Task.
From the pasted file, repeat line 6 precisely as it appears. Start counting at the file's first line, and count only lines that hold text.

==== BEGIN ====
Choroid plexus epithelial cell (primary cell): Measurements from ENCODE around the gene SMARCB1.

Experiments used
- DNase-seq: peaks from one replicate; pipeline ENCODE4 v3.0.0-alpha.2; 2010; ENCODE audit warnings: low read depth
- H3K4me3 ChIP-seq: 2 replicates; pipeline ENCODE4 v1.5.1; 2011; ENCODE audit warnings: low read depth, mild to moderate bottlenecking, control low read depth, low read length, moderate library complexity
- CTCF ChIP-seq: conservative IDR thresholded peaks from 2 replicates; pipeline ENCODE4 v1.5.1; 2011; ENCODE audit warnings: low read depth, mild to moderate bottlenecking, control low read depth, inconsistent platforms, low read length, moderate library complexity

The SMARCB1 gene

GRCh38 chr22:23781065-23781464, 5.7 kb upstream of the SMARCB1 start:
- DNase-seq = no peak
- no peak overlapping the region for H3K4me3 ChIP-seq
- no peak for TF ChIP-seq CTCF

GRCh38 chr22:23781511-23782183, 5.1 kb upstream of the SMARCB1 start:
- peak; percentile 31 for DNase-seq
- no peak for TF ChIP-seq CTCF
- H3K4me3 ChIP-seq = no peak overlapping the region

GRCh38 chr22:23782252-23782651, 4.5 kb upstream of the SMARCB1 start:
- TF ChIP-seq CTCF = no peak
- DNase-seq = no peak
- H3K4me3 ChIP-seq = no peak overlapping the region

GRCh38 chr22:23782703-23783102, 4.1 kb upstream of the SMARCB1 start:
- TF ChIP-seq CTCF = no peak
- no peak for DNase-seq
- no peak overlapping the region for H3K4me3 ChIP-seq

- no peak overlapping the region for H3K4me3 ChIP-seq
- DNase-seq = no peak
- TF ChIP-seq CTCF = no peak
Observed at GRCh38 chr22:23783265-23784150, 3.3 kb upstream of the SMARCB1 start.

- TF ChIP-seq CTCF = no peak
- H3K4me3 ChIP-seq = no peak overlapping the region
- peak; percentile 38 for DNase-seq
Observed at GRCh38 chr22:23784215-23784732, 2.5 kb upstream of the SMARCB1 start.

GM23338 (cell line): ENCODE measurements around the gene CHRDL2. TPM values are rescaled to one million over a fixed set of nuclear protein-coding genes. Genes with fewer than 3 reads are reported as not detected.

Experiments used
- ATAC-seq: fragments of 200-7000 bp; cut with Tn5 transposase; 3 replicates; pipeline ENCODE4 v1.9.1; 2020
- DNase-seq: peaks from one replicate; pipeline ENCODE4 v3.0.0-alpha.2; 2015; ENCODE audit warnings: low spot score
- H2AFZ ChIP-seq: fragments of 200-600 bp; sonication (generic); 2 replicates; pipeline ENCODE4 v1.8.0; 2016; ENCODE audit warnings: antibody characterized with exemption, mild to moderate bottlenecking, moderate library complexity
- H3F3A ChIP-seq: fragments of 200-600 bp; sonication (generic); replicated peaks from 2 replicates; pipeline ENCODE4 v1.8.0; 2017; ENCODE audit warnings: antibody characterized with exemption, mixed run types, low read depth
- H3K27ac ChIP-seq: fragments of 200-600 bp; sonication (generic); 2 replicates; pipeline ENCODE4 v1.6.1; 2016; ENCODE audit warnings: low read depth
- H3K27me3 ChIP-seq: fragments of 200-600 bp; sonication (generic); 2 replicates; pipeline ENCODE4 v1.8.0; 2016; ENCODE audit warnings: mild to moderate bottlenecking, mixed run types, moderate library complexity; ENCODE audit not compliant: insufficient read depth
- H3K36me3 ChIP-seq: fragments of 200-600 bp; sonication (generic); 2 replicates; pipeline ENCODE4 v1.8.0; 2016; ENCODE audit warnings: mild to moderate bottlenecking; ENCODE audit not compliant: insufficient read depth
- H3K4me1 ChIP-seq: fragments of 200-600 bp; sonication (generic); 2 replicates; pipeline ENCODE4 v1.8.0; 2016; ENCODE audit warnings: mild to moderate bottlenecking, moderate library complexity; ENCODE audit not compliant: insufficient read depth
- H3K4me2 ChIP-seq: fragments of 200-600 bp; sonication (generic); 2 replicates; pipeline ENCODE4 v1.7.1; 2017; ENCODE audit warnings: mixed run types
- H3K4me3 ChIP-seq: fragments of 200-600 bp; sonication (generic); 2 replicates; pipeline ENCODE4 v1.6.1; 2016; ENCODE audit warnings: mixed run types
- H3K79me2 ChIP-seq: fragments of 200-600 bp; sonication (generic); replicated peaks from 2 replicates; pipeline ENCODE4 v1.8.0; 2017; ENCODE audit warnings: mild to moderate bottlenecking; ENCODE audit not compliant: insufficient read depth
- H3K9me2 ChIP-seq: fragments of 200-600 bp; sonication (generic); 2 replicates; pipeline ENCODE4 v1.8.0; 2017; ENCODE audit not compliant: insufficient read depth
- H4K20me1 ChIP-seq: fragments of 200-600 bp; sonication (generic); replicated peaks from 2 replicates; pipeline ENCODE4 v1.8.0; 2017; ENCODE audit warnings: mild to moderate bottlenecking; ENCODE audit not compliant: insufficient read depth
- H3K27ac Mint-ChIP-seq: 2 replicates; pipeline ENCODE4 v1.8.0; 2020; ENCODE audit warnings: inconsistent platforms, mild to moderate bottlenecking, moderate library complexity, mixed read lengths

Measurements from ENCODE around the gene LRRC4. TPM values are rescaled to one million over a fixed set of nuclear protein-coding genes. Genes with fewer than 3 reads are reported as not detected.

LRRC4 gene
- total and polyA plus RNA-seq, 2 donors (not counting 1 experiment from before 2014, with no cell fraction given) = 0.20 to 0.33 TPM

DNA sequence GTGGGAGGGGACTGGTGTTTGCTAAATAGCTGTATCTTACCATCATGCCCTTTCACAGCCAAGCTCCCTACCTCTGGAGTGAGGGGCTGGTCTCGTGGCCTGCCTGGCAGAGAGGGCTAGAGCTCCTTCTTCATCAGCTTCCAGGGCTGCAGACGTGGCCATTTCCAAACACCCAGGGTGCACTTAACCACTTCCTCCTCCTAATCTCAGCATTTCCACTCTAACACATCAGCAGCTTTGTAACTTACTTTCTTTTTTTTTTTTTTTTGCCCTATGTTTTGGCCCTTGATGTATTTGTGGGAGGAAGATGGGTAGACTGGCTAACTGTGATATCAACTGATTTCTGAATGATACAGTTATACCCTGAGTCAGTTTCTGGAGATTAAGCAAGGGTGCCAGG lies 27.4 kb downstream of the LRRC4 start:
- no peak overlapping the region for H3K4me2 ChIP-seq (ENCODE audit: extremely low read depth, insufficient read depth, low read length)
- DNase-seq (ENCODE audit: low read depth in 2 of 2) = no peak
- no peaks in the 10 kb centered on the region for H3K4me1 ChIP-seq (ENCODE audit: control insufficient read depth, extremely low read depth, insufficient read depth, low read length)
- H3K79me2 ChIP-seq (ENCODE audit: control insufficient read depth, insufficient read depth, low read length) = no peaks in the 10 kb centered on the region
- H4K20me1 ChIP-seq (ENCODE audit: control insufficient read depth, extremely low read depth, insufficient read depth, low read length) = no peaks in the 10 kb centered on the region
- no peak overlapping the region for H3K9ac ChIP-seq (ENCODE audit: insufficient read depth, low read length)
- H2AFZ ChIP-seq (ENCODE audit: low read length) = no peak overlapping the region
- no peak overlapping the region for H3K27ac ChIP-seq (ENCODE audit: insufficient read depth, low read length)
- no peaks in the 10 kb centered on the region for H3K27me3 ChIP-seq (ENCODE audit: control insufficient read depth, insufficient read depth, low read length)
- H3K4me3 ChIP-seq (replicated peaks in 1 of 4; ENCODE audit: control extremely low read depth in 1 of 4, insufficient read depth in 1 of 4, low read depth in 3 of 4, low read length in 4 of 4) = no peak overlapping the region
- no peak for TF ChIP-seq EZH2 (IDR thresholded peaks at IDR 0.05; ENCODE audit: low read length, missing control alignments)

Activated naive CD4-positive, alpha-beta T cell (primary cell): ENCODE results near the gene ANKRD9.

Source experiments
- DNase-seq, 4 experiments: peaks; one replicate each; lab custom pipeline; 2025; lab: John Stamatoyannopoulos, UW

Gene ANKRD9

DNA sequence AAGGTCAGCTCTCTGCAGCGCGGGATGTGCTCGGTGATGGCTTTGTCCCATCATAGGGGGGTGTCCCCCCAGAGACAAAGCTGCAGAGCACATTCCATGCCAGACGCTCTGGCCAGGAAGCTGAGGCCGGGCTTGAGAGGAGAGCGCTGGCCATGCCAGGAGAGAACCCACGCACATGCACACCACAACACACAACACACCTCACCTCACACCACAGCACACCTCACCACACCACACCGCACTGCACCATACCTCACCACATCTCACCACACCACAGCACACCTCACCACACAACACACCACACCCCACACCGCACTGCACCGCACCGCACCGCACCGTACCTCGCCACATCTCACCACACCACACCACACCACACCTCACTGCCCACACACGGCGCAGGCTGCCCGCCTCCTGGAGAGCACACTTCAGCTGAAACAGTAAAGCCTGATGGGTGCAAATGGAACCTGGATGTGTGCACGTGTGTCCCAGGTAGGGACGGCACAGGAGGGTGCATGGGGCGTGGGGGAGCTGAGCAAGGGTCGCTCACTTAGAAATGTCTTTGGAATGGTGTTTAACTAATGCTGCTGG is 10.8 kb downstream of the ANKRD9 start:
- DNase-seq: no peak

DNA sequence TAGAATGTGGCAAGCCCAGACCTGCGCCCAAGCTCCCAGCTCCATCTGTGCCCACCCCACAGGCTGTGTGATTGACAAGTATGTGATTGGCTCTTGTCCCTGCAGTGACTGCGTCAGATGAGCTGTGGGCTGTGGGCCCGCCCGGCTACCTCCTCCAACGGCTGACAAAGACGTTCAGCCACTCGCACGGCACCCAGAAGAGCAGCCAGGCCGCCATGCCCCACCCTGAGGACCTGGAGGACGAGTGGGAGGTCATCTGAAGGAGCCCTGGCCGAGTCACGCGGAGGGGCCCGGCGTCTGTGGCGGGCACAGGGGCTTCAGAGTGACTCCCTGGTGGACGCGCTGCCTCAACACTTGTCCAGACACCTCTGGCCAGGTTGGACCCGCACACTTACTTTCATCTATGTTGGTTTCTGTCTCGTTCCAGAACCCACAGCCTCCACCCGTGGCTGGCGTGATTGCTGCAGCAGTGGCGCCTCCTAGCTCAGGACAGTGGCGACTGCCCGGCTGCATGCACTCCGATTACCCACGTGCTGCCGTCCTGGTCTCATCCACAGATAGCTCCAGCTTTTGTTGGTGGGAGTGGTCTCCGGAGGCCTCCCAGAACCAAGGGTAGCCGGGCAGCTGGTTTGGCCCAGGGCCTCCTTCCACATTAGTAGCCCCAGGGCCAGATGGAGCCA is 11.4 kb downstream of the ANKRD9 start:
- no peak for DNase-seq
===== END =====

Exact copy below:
The SMARCB1 gene